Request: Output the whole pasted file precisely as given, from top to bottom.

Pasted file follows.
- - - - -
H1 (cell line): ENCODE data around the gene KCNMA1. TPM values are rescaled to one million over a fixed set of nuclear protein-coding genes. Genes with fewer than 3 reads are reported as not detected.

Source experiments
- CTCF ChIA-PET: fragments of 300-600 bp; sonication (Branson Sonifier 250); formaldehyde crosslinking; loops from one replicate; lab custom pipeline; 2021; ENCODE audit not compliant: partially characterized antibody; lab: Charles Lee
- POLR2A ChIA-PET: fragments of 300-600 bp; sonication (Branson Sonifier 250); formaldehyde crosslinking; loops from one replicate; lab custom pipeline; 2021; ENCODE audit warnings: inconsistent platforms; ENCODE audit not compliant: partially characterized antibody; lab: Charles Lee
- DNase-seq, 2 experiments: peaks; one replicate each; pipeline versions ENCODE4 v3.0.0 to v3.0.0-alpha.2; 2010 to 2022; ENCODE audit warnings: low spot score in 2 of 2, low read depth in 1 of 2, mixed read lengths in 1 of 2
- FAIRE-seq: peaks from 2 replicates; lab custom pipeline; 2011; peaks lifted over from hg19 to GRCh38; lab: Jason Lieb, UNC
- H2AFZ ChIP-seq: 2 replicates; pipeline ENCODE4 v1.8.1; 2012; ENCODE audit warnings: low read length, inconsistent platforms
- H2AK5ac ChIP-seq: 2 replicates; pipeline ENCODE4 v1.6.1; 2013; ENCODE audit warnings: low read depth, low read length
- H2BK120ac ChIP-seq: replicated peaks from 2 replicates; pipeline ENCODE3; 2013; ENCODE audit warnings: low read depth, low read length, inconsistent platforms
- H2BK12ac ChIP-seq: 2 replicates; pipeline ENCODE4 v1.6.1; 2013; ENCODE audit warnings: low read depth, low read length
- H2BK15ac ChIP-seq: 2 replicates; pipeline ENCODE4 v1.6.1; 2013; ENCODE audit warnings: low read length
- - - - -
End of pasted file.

H1 (cell line): ENCODE data around the gene KCNMA1. TPM values are rescaled to one million over a fixed set of nuclear protein-coding genes. Genes with fewer than 3 reads are reported as not detected.

Source experiments
- CTCF ChIA-PET: fragments of 300-600 bp; sonication (Branson Sonifier 250); formaldehyde crosslinking; loops from one replicate; lab custom pipeline; 2021; ENCODE audit not compliant: partially characterized antibody; lab: Charles Lee
- POLR2A ChIA-PET: fragments of 300-600 bp; sonication (Branson Sonifier 250); formaldehyde crosslinking; loops from one replicate; lab custom pipeline; 2021; ENCODE audit warnings: inconsistent platforms; ENCODE audit not compliant: partially characterized antibody; lab: Charles Lee
- DNase-seq, 2 experiments: peaks; one replicate each; pipeline versions ENCODE4 v3.0.0 to v3.0.0-alpha.2; 2010 to 2022; ENCODE audit warnings: low spot score in 2 of 2, low read depth in 1 of 2, mixed read lengths in 1 of 2
- FAIRE-seq: peaks from 2 replicates; lab custom pipeline; 2011; peaks lifted over from hg19 to GRCh38; lab: Jason Lieb, UNC
- H2AFZ ChIP-seq: 2 replicates; pipeline ENCODE4 v1.8.1; 2012; ENCODE audit warnings: low read length, inconsistent platforms
- H2AK5ac ChIP-seq: 2 replicates; pipeline ENCODE4 v1.6.1; 2013; ENCODE audit warnings: low read depth, low read length
- H2BK120ac ChIP-seq: replicated peaks from 2 replicates; pipeline ENCODE3; 2013; ENCODE audit warnings: low read depth, low read length, inconsistent platforms
- H2BK12ac ChIP-seq: 2 replicates; pipeline ENCODE4 v1.6.1; 2013; ENCODE audit warnings: low read depth, low read length
- H2BK15ac ChIP-seq: 2 replicates; pipeline ENCODE4 v1.6.1; 2013; ENCODE audit warnings: low read length